General Approach to Treatment

Ö As is the case with dyslipidemia and other cardiovascular conditions, drug selection for the management of patients with hypertension should be considered as adjunctive to nonpharmacologic approaches for BP lowering. Previous clinical research has established the relative value of using individual antihypertensive drugs versus placebo to achieve reduction in morbidity and mortality by lowering BP. However, as newer antihypertensive agents are developed, it is difficult to justify the comparison of newer agents to placebo on ethical grounds. Consequently, contemporary large outcome-based, multicenter trials have been designed to compare one specific agent-based therapy (along with options to add others) versus another agent-based therapy (along with options to add others of a different class). These attempts at "head-to-head" comparisons and meta-analyses of multidrug regimen trials have, in general, provided evidence supporting the position that the main benefits of pharmacologic therapy are related to the achievement of BP lowering and are generally largely independent of the selection of an individual drug regimen. Inherent in this position is the realization that nonpharmacologic approaches alone are rarely successful in attain ing target BPs, and multidrug therapy (sometimes as many as three or more agents)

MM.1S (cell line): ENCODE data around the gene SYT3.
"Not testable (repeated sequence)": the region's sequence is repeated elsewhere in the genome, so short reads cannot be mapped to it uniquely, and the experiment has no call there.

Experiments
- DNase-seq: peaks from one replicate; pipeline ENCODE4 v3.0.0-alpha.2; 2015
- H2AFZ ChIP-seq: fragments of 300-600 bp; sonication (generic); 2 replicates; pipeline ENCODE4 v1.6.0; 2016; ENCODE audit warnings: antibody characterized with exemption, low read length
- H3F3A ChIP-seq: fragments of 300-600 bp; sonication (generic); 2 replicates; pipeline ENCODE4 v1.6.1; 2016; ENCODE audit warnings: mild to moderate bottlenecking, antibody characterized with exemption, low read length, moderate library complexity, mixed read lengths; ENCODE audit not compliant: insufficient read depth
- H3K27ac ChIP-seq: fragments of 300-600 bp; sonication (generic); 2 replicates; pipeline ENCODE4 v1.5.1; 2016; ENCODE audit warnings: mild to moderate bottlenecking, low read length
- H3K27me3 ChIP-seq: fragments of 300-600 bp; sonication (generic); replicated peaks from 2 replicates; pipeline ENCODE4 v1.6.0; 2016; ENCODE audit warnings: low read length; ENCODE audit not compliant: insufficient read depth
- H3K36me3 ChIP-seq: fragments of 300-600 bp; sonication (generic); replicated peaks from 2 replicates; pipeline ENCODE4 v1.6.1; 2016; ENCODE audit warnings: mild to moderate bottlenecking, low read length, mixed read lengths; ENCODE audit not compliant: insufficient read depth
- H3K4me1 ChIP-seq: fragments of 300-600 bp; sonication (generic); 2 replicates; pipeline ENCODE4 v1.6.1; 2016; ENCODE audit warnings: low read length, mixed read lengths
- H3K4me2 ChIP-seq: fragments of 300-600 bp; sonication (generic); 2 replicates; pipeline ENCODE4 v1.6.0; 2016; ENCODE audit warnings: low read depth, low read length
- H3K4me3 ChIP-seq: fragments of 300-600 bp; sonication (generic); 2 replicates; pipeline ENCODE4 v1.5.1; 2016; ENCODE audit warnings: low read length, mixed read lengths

is necessary for most patients with hypertension. While JNC 7 focuses on utilizing BP levels in determining the threshold and target for treatment, the European Society of Cardiology also incorporates total cardiovascular risk in determining thresholds for treatment. This approach results in a "flexible" definition of hypertension which is dependent on an individual's total cardiovascular risk. While acknowledging that there are several approaches currently employed to manage patients with hypertension, this chapter will use as its basis the JNC 7 guidelines while recognizing important changes outlined within the American Heart Association Guidelines.

Blood Pressure Health

Blood Pressure Health

Your heart pumps blood throughout your body using a network of tubing called arteries and capillaries which return the blood back to your heart via your veins. Blood pressure is the force of the blood pushing against the walls of your arteries as your heart beats.Learn more...

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